Research and Innovation performance Innovation Union progress at country level in the EUAuthor: European Commission, DG Research
Date: June 2014
In an effort to better understand the driving forces in the major R&D-intensive countries and the reasons behind differences in the performance of various national R&I systems, in addition to the EU-28, country profiles of five non-EU countries were selected to complete the analysis. They reveal the various ‘bottlenecks’ and different types of ‘systems’ that have resulted in a diversified but marked R&I landscape.
First published in June 2011 as part of the Innovation Union Competitiveness Report, the country profiles provided a concise and comparative overview of R&I trends and developments in individual countries. The second edition, published in March 2013, together with the 2013 Innovation Union Scoreboard, and the State of the Innovation Union 2012 report, expanded on the content of the first edition, placing particular emphasis on thematic and sector-based analyses.
This year’s ‘Research and Innovation performance in the EU. Innovation Union progress at country level-2014’, which covers the whole R&I cycle, tackles both investments in R&I and reforms within the national science, technology and innovation systems. It highlights areas of scientific and technological strengths at the national level, presents developments linked to newly enacted R&I strategies, examines how the upgrading of manufacturing industries is progressing, and addresses the overall link between R&I and progress towards the goals set by the Europe 2020 strategy.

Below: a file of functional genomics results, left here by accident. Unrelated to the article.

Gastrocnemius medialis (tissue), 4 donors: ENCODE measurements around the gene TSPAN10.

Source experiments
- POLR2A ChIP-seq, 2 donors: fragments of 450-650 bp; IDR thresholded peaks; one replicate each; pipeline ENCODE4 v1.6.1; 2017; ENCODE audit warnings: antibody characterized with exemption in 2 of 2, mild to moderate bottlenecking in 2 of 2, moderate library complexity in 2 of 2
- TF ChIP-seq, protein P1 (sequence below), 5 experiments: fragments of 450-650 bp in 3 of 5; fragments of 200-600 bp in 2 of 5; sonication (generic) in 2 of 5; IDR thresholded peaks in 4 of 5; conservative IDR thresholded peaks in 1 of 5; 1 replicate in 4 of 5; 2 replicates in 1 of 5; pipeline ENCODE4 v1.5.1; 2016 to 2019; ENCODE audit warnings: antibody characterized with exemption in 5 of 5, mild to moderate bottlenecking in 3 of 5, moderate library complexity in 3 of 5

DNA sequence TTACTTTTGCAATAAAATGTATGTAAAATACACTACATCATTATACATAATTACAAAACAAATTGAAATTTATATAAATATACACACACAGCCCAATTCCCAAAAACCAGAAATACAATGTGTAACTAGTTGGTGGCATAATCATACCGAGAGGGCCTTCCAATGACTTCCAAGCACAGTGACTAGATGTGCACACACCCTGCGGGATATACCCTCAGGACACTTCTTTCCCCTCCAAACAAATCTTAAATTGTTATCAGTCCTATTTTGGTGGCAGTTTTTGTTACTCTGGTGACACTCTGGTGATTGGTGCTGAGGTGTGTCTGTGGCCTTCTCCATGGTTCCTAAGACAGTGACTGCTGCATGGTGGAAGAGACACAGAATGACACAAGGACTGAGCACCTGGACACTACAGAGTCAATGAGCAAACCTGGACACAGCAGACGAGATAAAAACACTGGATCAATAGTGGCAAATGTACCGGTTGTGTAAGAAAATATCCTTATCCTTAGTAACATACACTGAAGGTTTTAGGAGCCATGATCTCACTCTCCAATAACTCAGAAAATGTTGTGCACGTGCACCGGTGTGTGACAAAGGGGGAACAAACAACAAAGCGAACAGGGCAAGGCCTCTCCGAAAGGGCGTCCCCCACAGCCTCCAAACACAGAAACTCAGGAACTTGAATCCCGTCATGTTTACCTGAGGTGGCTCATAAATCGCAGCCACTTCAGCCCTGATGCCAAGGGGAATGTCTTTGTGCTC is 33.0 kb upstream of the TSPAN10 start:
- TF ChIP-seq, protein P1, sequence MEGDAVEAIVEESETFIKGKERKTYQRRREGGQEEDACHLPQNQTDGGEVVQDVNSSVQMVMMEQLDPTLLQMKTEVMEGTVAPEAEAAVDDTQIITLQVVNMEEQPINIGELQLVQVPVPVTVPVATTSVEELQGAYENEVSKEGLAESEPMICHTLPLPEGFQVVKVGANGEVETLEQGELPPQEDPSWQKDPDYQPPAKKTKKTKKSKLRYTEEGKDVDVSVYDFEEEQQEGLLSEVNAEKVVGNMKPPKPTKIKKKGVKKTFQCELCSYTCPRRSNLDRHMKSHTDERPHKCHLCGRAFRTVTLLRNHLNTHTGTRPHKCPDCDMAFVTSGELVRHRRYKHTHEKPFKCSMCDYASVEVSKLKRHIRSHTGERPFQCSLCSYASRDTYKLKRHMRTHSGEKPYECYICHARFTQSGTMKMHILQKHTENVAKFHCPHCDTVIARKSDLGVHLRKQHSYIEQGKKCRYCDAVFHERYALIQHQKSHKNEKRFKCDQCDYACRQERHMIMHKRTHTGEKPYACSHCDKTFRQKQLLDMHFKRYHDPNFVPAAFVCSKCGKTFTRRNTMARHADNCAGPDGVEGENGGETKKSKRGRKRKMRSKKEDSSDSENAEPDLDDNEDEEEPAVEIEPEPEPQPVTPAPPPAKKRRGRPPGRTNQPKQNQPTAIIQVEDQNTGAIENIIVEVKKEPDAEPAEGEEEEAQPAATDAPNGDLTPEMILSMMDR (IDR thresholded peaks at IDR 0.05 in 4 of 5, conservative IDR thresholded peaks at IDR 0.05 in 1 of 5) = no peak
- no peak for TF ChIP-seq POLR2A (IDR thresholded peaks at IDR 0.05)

In addition, the 2014 analysis presents a number of novelties, among which is an analysis of the factors underlying each country’s performance, using the Commission’s new Innovation Output Indicator, and its focus on the science and technology specialisation patterns based on the thematic priorities of the EU’s Seventh Framework Programme for Research and Innovation.
The performance of individual countries is benchmarked against both the EU average and a group of other European countries with similar knowledge and industrial structures. The benchmarking employs the same methodology as that used in 2011, to ensure comparability over time. The analysis presented in the report draws on the assessments carried out within the 2014 European Semester and reflected in the 2014 Country-specific recommendations and the supporting Commission Staff Working Documents assessing the National Reform Programmes.
The country profiles in this report do not constitute a policy statement by the Commission. They aim to provide an objective economic and indicator-based analysis carried out by the Commission services. In order to ensure cross-country learning and comparability, Eurostat and OECD data have been exploited, and have been complemented with data from some other sources where required.
Type of study: Government, International organisation
Relevant for: LPs, GPs, Fund of funds, Associate
Source: European Commission, DG Research